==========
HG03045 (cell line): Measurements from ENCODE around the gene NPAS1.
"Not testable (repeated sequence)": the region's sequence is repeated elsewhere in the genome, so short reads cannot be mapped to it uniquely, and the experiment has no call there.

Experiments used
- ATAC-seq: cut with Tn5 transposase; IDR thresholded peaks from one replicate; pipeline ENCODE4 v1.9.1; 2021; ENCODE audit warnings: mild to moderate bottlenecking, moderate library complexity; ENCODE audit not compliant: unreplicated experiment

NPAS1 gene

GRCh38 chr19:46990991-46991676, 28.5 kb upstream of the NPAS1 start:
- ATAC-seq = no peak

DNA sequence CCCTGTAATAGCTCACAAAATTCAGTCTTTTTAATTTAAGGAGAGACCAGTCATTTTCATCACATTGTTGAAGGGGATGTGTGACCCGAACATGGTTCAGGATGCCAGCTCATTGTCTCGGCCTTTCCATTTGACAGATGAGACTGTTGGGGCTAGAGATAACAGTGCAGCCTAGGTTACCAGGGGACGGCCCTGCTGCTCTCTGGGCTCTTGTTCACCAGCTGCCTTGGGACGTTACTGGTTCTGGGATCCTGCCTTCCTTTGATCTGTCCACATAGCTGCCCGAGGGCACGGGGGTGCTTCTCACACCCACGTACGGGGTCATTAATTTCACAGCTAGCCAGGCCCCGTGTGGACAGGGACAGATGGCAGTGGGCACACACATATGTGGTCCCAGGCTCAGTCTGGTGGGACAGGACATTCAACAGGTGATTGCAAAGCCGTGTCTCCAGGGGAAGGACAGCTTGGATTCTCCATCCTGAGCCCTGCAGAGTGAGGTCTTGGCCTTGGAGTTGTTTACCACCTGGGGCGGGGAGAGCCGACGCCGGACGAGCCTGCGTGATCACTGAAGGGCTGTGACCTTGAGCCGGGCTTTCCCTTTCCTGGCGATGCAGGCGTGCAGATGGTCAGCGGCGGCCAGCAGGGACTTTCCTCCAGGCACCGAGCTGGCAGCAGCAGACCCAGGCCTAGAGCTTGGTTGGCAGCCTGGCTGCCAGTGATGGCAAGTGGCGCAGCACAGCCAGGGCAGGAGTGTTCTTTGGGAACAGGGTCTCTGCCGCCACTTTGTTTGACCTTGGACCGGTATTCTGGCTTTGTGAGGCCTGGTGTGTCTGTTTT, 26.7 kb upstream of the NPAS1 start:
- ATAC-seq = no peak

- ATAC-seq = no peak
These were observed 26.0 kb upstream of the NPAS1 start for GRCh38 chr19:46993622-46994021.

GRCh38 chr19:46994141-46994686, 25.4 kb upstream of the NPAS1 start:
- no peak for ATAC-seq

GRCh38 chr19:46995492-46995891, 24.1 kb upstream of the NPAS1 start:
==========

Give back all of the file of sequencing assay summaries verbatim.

HG03045 (cell line): Measurements from ENCODE around the gene NPAS1.
"Not testable (repeated sequence)": the region's sequence is repeated elsewhere in the genome, so short reads cannot be mapped to it uniquely, and the experiment has no call there.

Experiments used
- ATAC-seq: cut with Tn5 transposase; IDR thresholded peaks from one replicate; pipeline ENCODE4 v1.9.1; 2021; ENCODE audit warnings: mild to moderate bottlenecking, moderate library complexity; ENCODE audit not compliant: unreplicated experiment

NPAS1 gene

GRCh38 chr19:46990991-46991676, 28.5 kb upstream of the NPAS1 start:
- ATAC-seq = no peak

DNA sequence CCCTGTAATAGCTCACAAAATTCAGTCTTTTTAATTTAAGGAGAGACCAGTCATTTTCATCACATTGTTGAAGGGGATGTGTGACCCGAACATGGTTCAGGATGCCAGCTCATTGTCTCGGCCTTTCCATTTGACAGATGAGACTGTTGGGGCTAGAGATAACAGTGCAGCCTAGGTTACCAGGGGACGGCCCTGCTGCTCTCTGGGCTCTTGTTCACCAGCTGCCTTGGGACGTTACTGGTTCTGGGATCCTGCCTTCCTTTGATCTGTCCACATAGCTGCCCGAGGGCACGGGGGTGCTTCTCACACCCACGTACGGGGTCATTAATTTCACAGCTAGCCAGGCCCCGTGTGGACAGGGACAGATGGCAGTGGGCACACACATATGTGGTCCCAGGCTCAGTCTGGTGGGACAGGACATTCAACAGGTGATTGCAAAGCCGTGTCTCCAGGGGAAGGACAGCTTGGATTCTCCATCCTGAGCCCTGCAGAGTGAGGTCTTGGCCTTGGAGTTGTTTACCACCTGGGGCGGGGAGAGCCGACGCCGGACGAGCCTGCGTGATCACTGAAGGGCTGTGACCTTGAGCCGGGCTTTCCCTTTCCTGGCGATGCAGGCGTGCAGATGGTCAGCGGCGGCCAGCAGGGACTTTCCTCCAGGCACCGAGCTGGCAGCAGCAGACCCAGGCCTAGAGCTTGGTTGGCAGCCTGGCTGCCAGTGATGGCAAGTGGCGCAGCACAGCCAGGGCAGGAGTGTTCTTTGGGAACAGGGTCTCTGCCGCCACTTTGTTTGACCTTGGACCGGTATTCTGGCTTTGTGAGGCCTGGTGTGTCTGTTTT, 26.7 kb upstream of the NPAS1 start:
- ATAC-seq = no peak

- ATAC-seq = no peak
These were observed 26.0 kb upstream of the NPAS1 start for GRCh38 chr19:46993622-46994021.

GRCh38 chr19:46994141-46994686, 25.4 kb upstream of the NPAS1 start:
- no peak for ATAC-seq

GRCh38 chr19:46995492-46995891, 24.1 kb upstream of the NPAS1 start: